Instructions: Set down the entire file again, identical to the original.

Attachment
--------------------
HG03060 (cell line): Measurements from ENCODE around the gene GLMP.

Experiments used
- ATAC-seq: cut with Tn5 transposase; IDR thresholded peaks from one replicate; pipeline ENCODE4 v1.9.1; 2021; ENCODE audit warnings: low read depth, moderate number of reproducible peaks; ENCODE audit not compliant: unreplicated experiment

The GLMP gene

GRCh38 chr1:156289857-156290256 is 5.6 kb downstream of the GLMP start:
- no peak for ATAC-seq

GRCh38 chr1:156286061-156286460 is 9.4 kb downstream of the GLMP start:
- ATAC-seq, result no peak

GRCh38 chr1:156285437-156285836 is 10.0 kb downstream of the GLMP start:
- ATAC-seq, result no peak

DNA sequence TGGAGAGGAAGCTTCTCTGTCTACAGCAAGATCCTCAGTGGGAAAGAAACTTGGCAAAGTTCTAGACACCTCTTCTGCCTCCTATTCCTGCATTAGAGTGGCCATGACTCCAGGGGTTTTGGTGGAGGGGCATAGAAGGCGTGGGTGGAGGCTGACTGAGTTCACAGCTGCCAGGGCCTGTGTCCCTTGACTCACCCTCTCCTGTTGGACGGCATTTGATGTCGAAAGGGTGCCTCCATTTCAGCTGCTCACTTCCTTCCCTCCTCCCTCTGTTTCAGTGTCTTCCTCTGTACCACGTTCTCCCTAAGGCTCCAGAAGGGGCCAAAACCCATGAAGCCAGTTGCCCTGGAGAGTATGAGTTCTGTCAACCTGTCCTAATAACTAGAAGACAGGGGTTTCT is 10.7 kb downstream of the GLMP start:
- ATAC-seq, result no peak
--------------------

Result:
HG03060 (cell line): Measurements from ENCODE around the gene GLMP.

Experiments used
- ATAC-seq: cut with Tn5 transposase; IDR thresholded peaks from one replicate; pipeline ENCODE4 v1.9.1; 2021; ENCODE audit warnings: low read depth, moderate number of reproducible peaks; ENCODE audit not compliant: unreplicated experiment

The GLMP gene

GRCh38 chr1:156289857-156290256 is 5.6 kb downstream of the GLMP start:
- no peak for ATAC-seq

GRCh38 chr1:156286061-156286460 is 9.4 kb downstream of the GLMP start:
- ATAC-seq, result no peak

GRCh38 chr1:156285437-156285836 is 10.0 kb downstream of the GLMP start:
- ATAC-seq, result no peak

DNA sequence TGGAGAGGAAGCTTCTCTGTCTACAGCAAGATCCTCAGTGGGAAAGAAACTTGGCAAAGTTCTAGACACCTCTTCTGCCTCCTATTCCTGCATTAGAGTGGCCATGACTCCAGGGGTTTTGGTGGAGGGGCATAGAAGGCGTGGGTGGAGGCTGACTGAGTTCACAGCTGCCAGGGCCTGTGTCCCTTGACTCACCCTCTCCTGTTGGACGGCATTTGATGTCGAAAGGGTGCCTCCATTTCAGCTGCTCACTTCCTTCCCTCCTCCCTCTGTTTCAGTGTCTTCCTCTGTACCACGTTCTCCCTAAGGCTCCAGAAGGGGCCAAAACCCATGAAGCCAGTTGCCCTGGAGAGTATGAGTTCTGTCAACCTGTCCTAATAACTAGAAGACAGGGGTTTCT is 10.7 kb downstream of the GLMP start:
- ATAC-seq, result no peak